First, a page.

Recording practice to change at 2004 Open
The Royal and Ancient Golf Club (R&A), sparked by last year's Mark Roe incident at Royal St George's, plans to outline a revised recording system for the 2004Open.
The rules of golf, however, will almost certainly not be adjusted over the incident and the R&A made clear the responsibility for checking scorecards will remain with the players.
"We will be making an official statement on our recording procedure for this year's Open championship at our Royal Troon news conference in late April," R&A secretary Peter Dawson told Reuters on Tuesday.
"We have consulted closely with our rules committee on this and I think, between the two, we will achieve the right balance."
Roe, a long-standing European Tour pro, and his playing partner Jesper Parnevik of Sweden were disqualified from last year's British Open following a scorecard mix-up that cost the Englishman a tie for third going into the final day.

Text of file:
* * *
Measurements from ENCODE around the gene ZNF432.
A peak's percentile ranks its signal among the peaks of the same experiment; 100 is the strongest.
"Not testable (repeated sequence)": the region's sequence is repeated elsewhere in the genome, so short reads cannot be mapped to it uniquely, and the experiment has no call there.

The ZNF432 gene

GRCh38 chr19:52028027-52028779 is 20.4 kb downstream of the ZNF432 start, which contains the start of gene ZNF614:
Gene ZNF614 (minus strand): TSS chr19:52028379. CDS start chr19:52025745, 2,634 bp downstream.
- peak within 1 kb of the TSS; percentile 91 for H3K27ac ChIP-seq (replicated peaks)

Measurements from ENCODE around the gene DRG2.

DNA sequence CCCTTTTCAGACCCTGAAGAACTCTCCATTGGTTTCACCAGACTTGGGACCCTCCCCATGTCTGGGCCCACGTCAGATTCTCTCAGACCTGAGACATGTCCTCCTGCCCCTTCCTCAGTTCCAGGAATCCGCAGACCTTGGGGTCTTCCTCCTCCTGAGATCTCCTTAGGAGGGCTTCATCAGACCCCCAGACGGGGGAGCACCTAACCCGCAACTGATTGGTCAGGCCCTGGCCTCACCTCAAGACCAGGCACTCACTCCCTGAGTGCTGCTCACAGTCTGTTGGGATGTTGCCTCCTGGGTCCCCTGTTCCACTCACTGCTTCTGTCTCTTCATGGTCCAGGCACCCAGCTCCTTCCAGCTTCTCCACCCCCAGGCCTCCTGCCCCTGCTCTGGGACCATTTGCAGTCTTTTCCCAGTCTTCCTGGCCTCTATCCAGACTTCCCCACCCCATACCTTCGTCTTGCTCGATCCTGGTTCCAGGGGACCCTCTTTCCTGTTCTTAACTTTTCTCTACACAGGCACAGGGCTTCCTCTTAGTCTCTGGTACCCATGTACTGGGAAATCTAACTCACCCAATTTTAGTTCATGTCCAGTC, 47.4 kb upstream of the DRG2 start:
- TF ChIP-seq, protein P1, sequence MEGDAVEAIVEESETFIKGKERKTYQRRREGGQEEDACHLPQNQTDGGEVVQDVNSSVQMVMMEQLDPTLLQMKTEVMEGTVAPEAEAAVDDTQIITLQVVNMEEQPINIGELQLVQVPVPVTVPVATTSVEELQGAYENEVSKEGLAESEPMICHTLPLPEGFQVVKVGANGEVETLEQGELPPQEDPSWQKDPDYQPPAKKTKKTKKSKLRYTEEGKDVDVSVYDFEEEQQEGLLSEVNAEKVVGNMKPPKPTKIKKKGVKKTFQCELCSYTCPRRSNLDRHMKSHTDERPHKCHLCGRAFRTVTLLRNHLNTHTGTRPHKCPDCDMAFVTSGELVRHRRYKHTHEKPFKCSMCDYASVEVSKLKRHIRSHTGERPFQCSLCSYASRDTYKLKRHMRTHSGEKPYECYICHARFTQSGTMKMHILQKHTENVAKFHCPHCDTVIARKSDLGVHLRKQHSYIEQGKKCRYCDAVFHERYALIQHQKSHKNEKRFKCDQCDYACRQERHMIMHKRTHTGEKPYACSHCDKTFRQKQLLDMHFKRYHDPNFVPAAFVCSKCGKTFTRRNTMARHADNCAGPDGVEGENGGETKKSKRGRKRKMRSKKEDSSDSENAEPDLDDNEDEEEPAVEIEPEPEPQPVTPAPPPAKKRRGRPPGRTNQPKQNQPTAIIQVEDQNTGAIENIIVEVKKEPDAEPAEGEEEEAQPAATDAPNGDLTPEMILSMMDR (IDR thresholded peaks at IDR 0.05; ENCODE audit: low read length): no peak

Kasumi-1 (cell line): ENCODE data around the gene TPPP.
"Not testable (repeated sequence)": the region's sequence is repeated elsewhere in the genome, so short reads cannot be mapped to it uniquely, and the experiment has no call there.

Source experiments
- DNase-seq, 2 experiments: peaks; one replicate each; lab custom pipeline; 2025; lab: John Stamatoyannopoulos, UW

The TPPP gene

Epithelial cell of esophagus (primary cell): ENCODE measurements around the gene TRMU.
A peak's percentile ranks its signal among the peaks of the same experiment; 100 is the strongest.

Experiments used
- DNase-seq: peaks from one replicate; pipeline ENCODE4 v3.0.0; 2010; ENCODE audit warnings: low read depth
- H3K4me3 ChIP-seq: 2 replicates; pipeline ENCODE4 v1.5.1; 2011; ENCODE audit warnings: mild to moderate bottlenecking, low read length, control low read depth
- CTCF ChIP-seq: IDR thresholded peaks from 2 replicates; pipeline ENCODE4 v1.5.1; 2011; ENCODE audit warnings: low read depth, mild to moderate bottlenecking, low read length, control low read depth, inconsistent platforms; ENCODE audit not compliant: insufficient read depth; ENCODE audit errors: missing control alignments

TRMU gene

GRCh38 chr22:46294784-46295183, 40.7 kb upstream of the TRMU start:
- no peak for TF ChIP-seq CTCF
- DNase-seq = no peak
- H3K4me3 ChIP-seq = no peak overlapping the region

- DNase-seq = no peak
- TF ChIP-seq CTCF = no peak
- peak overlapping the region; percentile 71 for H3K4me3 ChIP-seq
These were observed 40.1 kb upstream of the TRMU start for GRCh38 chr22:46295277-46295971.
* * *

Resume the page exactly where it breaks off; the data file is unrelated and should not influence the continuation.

Roe had charged into contention with a joint best-of-the-week 67, but the players signed for the wrong scores after failing to exchange cards at the start of Saturday's third round.
"Of course the rules of golf apply at all levels of the game and, at the highest level, they can sometimes seem quite unusual," Dawson added.
"But we can't take away the responsibility of the players.
"The Mark Roe incident was a great tragedy. It is the most disheartening of rules and it is also the hardest one for a player to understand.
"But it is all part of a process and that process is exactly the same for the weekly medal at the local club as it is for the Open championship.
"Yes, there was a human error with the recording system at Royal St George's, and it should have been picked up. That's most unfortunate.
"But, while there was a certain degree of blame there, there can be no transfer of responsibility. The responsibility clearly falls on the player under the rules."
The 2004Open, the third of the year's four major championships, will take place at Royal Troon, Scotland from July 15-18.
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